This was my first publication, so I mostly dropped the balls in my juggling act! I thought the hard part was writing the book! The schedule of edits and re-edits as well as other writing related deadlines were a little overwhelming this past year. I joined the ACFW to learn as much as I could from the published and non-published authors on the ACFW loop. It wasn’t until I found myself joining the Beau Monde loop and the HisWriters loop and the LI Authors loop that I sat back and looked at the amazing amount of time that took. I don’t have any regrets about that because I think I learned so much valuable information. But when you add in a family, a part-time job, and church ministries you realize you just can’t do it all. Now that I’ve been through the entire process, I hope I will be more prepared and organized, and I can choose the groups that are pertinent to my writing should I be blessed with more published works.

And do these experiences now play into your writing and affect your storytelling?

The lessons I learned in my personal life through the Cancer and Lupus have affected my writing for sure. I think I can make characters that more readers can relate to. I think I had to go through those things to mature as a person and a Christian.

The writing-related groups I already mentioned will be a strong part of my next story. Those writers have so much experience and knowledge that they freely share; it is amazing. I have already begun using the things I am learning from them.

What do you consider the greatest moment of your writing/publishing career?

Wow, that is a very hard question! As I mentioned earlier, the moment I realized that I wanted my writing to be a ministry for God’s glory, changed my focus and writing completely. The obvious answer is getting word that a publisher is actually interested, and that was a great moment. But, I think that right up there with that was the day my agent, Jenni Burke, signed me. I knew I wouldn’t be able to get in doors by myself, so when Jenni showed interest then signed me, I thought something might actually happen…and it did!

Who/What spurs you to write? Where do your story and character ideas come from?

The original reason I started to write was because I didn’t have anything at hand to read, or what I had was too predictable. I thought I could write my own story and it would be the same as reading a book, only having to come up with my own next page. That still keeps me interested in writing today. I want to write something unique. I write Regencies and that period of history is arguably only 10-15 years long. Sometimes you are going to get stories that feel like you’ve already read because the genre is small in time and in the people that are written about. I love the period and I want to write Regencies, but I like to try to come up with premises and characters that are just a little bit different but totally entrenched in the genre.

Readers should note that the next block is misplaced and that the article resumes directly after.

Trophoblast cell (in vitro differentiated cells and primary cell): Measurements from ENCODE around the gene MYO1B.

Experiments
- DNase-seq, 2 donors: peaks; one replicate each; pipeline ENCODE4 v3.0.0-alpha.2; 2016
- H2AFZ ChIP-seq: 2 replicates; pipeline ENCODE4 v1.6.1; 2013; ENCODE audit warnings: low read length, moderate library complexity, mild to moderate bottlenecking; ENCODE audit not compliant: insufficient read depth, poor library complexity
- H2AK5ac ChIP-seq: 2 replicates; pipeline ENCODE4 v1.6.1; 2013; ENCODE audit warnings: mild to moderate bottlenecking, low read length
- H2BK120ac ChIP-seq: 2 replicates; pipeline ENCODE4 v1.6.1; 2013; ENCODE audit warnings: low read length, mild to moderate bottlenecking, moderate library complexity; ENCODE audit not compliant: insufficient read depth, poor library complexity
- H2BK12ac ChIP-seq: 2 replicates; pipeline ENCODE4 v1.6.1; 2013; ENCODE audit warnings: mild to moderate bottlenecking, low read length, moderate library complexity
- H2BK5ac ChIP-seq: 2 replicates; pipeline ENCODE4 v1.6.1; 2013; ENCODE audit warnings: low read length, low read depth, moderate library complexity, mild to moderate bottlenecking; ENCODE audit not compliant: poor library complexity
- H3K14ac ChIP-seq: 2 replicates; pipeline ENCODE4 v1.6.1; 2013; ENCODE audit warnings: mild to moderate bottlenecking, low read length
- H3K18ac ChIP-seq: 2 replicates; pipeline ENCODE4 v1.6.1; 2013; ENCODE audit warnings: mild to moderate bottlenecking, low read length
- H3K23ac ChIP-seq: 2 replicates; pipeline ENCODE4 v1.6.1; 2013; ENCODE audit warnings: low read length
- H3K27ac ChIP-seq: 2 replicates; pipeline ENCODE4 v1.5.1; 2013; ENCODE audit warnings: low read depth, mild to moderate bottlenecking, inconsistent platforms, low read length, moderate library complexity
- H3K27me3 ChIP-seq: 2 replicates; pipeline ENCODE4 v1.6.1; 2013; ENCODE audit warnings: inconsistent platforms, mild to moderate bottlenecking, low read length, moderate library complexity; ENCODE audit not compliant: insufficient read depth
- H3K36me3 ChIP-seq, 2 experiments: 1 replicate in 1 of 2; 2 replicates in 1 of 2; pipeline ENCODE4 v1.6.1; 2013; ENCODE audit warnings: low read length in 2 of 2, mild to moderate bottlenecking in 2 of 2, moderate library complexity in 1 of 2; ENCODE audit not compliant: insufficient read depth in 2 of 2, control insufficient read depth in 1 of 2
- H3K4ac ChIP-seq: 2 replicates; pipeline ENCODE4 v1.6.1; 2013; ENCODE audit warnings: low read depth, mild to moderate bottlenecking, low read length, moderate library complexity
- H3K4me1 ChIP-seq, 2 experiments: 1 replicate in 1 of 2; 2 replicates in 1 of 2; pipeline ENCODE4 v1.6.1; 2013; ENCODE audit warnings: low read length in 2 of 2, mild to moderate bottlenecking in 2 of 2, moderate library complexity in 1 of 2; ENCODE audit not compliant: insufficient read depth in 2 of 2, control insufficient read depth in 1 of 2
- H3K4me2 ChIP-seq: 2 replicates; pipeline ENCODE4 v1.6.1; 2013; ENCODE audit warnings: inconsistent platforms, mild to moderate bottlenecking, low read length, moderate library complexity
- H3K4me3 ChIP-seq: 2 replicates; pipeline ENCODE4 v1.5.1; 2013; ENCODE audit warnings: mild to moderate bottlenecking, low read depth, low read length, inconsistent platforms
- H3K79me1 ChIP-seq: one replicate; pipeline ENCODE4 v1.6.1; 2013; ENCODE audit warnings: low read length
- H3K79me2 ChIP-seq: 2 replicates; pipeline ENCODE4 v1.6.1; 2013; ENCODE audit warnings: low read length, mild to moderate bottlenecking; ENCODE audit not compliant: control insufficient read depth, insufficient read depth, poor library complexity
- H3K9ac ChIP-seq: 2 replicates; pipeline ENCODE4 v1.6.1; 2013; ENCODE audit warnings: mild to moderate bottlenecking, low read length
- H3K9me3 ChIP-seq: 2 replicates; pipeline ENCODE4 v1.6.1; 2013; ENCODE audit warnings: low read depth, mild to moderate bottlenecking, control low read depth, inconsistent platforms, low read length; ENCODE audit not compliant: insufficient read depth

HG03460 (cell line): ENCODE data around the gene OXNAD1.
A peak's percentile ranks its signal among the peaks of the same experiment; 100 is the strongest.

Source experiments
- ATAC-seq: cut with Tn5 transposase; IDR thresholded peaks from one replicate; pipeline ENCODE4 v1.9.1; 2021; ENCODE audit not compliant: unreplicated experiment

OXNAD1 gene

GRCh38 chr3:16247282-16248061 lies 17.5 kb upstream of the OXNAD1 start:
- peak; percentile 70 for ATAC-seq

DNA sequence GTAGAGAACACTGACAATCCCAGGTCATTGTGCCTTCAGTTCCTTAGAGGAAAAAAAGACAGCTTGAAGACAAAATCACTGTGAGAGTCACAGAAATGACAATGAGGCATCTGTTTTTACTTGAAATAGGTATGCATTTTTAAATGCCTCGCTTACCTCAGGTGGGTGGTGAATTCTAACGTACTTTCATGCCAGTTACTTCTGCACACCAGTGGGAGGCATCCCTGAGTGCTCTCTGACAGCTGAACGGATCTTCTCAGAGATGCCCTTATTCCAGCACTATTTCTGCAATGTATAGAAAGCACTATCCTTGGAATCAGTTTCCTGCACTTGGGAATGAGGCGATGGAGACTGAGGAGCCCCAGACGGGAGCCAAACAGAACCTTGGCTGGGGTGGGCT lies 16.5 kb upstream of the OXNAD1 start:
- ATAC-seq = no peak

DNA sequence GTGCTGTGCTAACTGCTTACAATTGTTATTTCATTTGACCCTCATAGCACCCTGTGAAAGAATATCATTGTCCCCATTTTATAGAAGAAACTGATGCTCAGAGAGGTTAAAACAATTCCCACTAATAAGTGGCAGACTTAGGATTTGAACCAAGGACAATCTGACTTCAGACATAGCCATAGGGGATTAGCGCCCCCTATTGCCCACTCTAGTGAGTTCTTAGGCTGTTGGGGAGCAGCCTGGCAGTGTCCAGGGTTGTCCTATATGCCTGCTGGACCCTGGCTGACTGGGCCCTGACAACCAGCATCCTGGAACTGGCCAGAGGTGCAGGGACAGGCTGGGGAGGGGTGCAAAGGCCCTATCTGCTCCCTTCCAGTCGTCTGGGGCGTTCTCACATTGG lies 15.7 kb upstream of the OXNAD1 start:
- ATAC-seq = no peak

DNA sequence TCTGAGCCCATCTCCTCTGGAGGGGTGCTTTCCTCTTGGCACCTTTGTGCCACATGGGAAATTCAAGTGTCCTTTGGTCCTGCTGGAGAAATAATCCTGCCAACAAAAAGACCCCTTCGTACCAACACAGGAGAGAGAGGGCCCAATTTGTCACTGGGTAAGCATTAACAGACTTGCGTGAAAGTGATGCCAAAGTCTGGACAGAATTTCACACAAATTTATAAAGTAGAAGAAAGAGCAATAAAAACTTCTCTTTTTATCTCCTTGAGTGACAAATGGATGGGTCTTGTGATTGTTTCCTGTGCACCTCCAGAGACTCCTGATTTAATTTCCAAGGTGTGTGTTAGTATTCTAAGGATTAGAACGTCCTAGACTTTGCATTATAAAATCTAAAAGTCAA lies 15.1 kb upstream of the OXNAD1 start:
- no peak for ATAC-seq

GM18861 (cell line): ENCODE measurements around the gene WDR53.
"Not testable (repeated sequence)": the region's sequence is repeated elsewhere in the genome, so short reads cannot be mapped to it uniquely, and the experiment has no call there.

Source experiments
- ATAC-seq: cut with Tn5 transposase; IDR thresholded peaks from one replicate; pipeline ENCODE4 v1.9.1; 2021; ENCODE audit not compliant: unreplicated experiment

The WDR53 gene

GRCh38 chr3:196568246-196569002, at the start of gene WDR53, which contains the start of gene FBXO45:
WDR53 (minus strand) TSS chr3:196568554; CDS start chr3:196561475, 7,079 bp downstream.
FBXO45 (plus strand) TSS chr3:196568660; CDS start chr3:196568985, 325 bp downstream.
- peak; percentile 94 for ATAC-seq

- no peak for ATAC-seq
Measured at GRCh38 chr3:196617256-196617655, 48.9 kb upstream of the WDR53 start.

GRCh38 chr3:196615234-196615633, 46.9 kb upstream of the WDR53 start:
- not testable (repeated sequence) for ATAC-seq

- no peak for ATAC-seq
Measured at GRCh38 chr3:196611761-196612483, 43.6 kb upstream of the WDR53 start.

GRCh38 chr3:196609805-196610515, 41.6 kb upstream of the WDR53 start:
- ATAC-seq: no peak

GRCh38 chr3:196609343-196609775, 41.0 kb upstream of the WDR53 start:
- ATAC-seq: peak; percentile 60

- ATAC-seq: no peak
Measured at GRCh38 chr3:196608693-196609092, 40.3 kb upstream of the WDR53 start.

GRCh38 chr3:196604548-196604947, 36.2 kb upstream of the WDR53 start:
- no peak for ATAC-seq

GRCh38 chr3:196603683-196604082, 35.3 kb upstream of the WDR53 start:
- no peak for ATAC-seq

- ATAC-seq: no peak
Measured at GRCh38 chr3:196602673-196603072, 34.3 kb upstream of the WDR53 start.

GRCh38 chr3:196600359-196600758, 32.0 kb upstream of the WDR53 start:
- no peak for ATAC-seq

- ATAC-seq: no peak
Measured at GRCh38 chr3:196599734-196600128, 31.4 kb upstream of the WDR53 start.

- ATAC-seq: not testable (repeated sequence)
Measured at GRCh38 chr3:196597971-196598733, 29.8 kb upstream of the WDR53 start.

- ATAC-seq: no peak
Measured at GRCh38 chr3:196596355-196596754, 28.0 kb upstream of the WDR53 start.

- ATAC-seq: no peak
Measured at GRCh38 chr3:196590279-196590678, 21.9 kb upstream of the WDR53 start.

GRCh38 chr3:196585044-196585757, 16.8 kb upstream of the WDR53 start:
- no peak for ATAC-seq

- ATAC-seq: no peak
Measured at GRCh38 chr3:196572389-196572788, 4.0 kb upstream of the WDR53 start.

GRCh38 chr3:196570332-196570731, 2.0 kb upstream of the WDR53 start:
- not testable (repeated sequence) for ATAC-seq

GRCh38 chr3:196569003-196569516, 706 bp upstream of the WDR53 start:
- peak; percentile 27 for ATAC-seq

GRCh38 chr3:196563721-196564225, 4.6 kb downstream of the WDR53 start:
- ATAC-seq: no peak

What do you think makes your style of storytelling unique?

I guess that would be what I talked about in the last question. I want to be sure Regency readers get their “fix” and I want a new generation of Regency lovers to latch on to my stories. But, I want to make the stories and characters just different enough to keep readers from being able to put it down!

Finish this question. The one thing I love most about writing is …

The feed back you get from someone who was touched by the book. The people who mention specific parts of the book and how it affected them in a personal way…I love that, it shows me they really read the book and God was able to work through it!

Any parting words of wisdom for new writers?

Only the one word everyone hates to hear, about anything, patience! Mine has been a fifteen year journey. The author that I mentioned before at the women’s retreat was rejected 87 times before her first book was picked up! And the one she had just finished was a very high profile book…once she found her niche she was still getting published. I don’t know if I could handle being rejected 87 times, but the importance behind that is to keep writing, improving your writing, join organizations like the ACFW where you can learn so much about writing and the industry of publishing.